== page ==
Answer: Both use predictive analytics.
In 2012, the Obama campaign notably used analytics to identify which voters could be influenced through campaigns such as calls, knock on the door, flyers, and ads. With less than 15 months to the 2016 presidential election, analytics is once again set to take center stage in the campaign process. While predictive analytics models may not yet be able to forecast 2016 results with certainty, they are playing a transformative role in the campaign process. They are helping candidates make strategic business decisions and identify voters who can be persuaded to switch allegiance.
The energy, resources, and utilities industry uses predictive analytics to proactively identify assets that require maintenance in order to enhance outcomes. Product manufacturers are under continual pressure to minimize unplanned maintenance, achieve higher asset uptime, and meet regulatory compliance mandates. Unplanned outages can prove to be expensive. So, organizations have to stay on top of their assets, and perform a balancing act between reducing costs and offering reliable services.
Traditional monitoring approaches are inadequate
Organizations have traditionally used two approaches for monitoring and maintenance – reactive and preventive. Reactive maintenance comes into play after the occurrence of an event, while preventive maintenance deals with fixing a problem at specific intervals. The problem with this is the interval may be too long or too short. Both approaches are cost intensive and eat into the operating budget of an organization. Also, the basic monitoring tools used in these approaches offer limited scope and isolated feedback. They do not consider the holistic picture or understand the relationships between components, often providing biased judgements and false alerts.
Predictive analytics – a statistical approach to asset maintenance
One of the most prominent applications of predictive analytics is monitoring equipment health to avoid asset failures. Analyzing factors such as frequent load fluctuations can clue in power utilities to potential transformer failure. Similarly, for water utilities, pressure changes in water pipelines could indicate a leakage. Early detection of such issues can be achieved by monitoring for suboptimal performance or deviations. Once identified, proactive actions can be taken to resolve the issues – even before their occurrence.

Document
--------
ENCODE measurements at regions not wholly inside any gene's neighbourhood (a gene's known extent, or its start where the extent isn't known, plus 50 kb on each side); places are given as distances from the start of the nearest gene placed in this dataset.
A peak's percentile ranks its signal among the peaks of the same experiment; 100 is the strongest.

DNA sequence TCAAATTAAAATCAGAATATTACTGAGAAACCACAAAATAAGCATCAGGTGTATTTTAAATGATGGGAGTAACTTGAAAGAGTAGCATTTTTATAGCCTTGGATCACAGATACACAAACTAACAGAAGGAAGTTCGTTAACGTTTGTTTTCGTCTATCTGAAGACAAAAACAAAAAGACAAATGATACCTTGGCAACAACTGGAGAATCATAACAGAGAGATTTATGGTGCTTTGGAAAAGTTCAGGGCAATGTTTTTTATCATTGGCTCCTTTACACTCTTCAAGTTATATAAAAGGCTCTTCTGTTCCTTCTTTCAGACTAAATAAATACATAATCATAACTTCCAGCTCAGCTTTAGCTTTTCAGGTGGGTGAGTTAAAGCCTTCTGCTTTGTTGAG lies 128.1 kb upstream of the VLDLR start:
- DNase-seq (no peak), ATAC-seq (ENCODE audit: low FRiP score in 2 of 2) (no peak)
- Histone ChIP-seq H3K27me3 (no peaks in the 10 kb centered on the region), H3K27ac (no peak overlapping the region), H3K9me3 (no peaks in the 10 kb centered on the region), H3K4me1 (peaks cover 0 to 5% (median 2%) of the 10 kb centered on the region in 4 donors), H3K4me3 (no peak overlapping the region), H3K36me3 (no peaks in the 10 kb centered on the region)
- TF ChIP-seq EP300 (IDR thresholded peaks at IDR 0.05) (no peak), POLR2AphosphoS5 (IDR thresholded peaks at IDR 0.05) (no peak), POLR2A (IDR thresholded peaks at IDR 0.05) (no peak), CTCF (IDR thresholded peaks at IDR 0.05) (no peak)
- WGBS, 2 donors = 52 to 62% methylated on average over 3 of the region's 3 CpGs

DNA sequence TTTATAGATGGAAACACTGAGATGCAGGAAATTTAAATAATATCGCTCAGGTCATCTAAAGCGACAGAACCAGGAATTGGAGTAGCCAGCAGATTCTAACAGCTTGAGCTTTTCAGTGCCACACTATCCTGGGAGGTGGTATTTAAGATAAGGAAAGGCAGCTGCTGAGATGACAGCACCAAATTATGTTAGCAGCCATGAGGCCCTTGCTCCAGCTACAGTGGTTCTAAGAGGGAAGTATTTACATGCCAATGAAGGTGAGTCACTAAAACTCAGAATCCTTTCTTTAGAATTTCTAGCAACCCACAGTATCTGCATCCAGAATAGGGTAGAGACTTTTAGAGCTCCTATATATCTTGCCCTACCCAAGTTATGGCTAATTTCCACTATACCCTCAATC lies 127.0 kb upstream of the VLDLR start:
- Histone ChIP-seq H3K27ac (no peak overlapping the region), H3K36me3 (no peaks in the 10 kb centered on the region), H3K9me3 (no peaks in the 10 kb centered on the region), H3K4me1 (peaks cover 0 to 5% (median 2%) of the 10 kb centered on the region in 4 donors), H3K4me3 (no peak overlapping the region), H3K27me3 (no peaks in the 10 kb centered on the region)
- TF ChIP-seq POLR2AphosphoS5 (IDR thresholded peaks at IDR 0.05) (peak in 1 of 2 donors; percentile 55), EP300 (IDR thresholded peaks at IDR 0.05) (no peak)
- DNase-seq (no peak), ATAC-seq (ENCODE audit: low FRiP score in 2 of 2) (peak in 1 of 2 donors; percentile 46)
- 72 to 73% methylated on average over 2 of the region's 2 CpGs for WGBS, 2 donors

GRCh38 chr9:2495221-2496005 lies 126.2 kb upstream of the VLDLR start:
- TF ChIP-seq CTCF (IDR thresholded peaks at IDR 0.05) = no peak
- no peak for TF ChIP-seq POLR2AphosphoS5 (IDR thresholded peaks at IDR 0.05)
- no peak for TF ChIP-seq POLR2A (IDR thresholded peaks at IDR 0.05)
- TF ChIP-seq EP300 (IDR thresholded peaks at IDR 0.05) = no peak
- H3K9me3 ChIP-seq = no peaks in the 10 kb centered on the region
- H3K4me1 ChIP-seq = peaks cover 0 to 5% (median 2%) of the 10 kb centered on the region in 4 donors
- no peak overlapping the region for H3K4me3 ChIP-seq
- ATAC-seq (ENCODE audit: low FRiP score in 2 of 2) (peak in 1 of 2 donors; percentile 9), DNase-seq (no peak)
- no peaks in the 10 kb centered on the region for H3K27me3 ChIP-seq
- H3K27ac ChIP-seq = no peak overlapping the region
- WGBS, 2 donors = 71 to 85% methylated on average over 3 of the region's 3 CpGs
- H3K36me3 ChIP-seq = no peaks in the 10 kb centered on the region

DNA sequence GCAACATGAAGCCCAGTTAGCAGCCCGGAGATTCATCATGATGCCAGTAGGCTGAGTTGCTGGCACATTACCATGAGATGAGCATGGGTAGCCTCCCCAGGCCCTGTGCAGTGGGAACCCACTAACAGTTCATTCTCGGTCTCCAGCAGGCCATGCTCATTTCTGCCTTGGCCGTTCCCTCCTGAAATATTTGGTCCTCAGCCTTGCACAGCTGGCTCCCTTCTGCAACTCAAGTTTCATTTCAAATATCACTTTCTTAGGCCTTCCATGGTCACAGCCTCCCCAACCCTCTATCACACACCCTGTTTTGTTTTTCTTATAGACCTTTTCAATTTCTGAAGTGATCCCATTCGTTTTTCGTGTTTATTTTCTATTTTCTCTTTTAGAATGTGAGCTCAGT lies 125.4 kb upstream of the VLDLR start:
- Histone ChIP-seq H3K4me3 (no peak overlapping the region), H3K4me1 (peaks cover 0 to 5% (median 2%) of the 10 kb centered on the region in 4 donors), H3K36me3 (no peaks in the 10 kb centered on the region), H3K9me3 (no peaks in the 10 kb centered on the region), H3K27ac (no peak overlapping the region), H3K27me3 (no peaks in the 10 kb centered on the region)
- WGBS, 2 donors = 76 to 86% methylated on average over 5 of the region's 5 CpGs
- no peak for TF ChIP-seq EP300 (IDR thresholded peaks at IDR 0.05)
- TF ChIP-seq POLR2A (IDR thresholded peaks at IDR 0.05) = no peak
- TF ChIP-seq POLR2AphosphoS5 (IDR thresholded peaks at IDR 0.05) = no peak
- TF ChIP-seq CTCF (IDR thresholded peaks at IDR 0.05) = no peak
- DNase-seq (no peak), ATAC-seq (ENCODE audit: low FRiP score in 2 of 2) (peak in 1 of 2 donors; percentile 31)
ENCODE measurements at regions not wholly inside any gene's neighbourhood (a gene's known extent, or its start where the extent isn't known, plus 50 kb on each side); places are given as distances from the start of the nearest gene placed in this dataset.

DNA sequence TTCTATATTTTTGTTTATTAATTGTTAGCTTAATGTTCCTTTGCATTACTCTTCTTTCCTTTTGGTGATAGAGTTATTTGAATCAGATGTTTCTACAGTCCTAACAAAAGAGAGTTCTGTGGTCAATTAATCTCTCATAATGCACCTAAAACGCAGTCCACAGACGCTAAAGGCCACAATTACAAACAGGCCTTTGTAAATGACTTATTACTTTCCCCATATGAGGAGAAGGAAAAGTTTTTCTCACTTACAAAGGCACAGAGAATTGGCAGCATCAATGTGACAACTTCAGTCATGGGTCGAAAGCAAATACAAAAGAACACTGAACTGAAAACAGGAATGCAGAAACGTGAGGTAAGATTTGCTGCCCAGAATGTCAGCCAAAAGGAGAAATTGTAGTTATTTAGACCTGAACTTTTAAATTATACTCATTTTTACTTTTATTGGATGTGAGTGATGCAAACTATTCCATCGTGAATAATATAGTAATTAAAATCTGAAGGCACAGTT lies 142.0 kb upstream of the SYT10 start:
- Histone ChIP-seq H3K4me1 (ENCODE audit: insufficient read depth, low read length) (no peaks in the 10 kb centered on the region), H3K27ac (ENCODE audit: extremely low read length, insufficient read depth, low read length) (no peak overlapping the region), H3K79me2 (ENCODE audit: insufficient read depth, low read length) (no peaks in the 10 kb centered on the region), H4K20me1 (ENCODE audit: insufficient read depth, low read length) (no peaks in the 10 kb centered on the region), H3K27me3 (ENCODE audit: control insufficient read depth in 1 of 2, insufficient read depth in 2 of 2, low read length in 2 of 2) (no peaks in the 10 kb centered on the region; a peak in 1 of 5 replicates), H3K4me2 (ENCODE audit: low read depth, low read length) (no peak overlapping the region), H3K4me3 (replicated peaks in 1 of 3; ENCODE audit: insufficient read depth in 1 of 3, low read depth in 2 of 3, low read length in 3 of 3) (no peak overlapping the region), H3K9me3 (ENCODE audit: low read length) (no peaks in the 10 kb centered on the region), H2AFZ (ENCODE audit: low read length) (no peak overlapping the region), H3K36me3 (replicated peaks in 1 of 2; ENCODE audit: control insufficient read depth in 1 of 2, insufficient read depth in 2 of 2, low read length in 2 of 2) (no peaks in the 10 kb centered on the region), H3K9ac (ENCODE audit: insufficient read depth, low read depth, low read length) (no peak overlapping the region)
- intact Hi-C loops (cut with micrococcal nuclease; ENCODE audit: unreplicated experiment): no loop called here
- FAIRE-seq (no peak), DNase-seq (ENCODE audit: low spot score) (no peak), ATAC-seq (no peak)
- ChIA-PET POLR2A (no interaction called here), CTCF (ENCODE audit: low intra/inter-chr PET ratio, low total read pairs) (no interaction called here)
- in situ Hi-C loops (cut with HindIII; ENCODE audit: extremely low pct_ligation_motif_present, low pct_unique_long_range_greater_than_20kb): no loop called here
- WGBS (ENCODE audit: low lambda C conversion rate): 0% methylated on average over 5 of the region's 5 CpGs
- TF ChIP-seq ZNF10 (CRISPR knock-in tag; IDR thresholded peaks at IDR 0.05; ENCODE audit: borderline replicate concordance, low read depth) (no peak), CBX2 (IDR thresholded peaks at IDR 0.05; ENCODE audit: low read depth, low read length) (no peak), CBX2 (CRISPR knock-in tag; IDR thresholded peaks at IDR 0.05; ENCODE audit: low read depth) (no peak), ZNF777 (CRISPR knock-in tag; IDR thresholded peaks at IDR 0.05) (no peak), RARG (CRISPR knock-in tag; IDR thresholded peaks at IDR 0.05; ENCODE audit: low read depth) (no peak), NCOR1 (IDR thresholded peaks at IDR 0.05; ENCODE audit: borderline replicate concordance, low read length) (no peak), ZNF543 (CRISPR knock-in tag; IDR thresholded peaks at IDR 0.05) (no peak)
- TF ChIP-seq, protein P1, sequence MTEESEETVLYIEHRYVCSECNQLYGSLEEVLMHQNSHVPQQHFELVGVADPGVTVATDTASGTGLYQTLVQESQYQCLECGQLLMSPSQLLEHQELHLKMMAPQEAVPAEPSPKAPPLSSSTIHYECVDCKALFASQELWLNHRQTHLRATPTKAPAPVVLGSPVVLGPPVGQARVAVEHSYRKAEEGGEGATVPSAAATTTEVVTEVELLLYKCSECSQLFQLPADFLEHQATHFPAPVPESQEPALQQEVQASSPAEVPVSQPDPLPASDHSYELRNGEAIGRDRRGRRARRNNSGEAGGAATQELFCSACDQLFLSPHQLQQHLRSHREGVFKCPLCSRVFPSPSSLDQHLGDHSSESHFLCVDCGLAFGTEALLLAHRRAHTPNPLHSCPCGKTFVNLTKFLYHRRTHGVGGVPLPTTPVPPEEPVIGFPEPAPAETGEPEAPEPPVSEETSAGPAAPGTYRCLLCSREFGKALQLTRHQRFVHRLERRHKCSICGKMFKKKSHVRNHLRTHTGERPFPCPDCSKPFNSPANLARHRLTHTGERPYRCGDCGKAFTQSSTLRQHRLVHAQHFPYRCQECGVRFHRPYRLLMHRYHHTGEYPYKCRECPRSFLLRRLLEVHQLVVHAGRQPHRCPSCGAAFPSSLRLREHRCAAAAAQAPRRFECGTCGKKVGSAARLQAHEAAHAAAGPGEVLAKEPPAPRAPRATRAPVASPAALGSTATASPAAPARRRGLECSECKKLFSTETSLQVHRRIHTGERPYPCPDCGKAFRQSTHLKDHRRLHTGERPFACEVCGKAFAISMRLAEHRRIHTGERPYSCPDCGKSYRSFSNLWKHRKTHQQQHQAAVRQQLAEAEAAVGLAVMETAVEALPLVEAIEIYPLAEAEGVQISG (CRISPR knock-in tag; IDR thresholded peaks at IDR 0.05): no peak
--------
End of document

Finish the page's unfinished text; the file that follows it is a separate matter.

Asset health management is another area where predictive analytics can add substantial value by providing answers to some critical questions. How much longer is the asset likely to perform at the same quality level? Is the asset underperforming under certain conditions? When should it be replaced? Predictive analytics helps gain insights into such questions with data mining methods such as time series. Nexen, a Canadian oil and gas company, uses predictive analytics to determine when its equipment needs to be replaced. In doing so, Nexen shifted from a traditional approach of replacing its assets at fixed intervals to a more accurate and dynamic model based on asset health monitoring.
Accurate data is the key
Data is at the center of analytical models such as advanced pattern recognition and trend analysis. While leveraging the potential of predictive analytics for asset monitoring, it is equally important to ensure accuracy of the predictions and patterns. Sensors provide insights into parameters such as flows, temperature, and pressure in an industrial facility. This is then combined with historical data and other existing asset management systems to come up with a data pool that can feed into analytical models.
Hybrid models such as analytics network process (ANP) and fuzzy neural network (FNN) can be used to predict failure of parts. The output generated by ANP hybrid model can be used as input for a FNN model. Critical range and limits can be defined for these models based on historical data, allowing maintenance teams to take immediate action when they are breached. Machine learning is making this approach much easier with the ability to self-learn and reset new limits based on the tools’ performance.
Analytics as a business enabler
As a tool that generates futuristic insights for enterprises, predictive analytics is quite powerful, and has the potential to influence strategic outcomes. It is estimated that by 2023, the utilities industry will spend $50 billion on asset management and grid monitoring technology. Given this huge investment, it is important for industry players to focus on maximizing the bottom line. Predictive analytics can deliver this through better inventory management, and by reducing investments in new assets due to better lifecycle management and timely maintenance.
How does your organization leverage analytics to stay ahead of the curve?